Lok Sabha takes up Companies Amendment Bill

NEW DELHI, July 26:The Lok Sabha on Friday took up a bill which seeks to tighten corporate social responsibility compliance and reduce the load of cases on the National Company Law Tribunal (NCLT).
Piloting the Companies (Amendment) Bill, 2019, Finance and Corporate Affairs Minister Nirmala Sitharaman said the bill seeks to replace the ordinance and that, along with certain other amendments, it is being brought in to “ensure more accountability and better enforcement to strengthen the corporate governance norms and compliance management in corporate sector”.
The legislation amends the Companies Act, 2013, she said.
Ms Sitharaman said, “A bill to replace the first ordinance was passed in Lok Sabha in January 2019 but could not get through in Rajya Sabha. Hence the second ordinance was promulgated in February. This bill has been brought to replace the second ordinance. We are not bringing the bill in haste.”
The Minister said ambiguous areas were leading to different interpretations, adding that the proposed legislation is more driven by stakeholders and helps to improve the ease of doing business in the country.
A total 43 amendments were made in the Companies Act, 2013 — 31 in the the Ordinance and 12 new ones were added.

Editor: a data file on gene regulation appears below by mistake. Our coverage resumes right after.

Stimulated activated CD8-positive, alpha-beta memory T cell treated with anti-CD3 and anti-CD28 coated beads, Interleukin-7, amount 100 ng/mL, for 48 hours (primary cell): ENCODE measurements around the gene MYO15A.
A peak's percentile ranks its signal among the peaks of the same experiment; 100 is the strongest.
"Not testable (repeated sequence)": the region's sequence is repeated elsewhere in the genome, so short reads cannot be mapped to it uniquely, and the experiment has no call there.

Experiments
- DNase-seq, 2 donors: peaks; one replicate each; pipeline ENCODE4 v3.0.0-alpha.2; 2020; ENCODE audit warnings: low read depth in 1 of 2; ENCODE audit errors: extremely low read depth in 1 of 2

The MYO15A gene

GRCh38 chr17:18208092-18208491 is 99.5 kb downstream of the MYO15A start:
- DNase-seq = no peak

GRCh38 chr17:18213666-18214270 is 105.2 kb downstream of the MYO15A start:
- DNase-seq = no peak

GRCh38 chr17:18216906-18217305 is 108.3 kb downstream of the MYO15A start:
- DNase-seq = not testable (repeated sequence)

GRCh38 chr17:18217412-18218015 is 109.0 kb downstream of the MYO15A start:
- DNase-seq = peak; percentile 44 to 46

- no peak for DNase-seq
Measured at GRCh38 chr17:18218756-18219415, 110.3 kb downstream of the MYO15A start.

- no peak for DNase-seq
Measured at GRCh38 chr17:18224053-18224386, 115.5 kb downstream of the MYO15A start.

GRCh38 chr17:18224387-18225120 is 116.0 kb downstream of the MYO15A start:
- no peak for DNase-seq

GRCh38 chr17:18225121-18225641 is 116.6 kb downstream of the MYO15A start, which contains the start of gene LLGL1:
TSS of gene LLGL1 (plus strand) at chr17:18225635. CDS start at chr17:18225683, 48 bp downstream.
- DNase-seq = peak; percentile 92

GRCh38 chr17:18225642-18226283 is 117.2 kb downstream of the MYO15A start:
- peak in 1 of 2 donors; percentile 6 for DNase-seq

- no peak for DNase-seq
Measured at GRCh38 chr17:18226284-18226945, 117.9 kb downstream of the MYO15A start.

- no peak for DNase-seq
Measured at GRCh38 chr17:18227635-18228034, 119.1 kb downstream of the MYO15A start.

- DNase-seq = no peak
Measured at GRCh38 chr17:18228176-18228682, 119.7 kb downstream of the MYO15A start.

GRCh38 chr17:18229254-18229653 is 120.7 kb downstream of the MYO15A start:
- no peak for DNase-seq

The key feature of the Bill is to replace the existing system of judicial prosecution for offences by a departmental process of imposition of penalties.
As a result, while the monetary burden on companies may go up, but offenders will not be have to face criminal courts and the stigma attached with the same.
Initiating the debate, Congress leader Adhir Ranjan Chowdhury opposed the ordinance route taken by the government.
“The government is getting “addicted” to ordinance route and is in hurry to pass legislation after legislation.
He asked the government “what is the unambiguous definition of shell company”, adding that there was a need to be extra careful against them.
There is no legal framework to define a shell company, he said.
BJP member P P Choudhary said although the Companies Act, 2013 was comprehensive, the draft law addresses two issues—disclosure and accountability—and small cases were referred to the NCLT which was clogged with small cases.
So, in-house adjudication was provided, Mr Choudhary said, adding that thus people’s trust increased and ease of doing business also improved.
Serious offences and corporate frauds are left untouched in the Bill, he said.
The Pali lawmaker said the biggest advantages are EODB, corporate compliance and declogging of special courts and the NCLT.
This will facilitate speedy disposal of cases and load of NCLT will also be decreased, he said.
The 2013 Act contains 81 compoundable offences punishable with fine or fine or imprisonment, or both. These offences are heard by courts. The Bill re-categorises 16 of these offences as civil defaults, where adjudicating officers may now levy penalties instead.
These offences include issuance of shares at a discount, and failure to file annual return. Further, the Bill amends the penalties for some other offences.
Under the Act, if companies which have to provide for CSR, do not fully spent the funds, they must disclose the reasons for non-spending in their annual report. Under the Bill, any unspent annual CSR funds must be transferred to PM Relief Fund within six months of the financial year.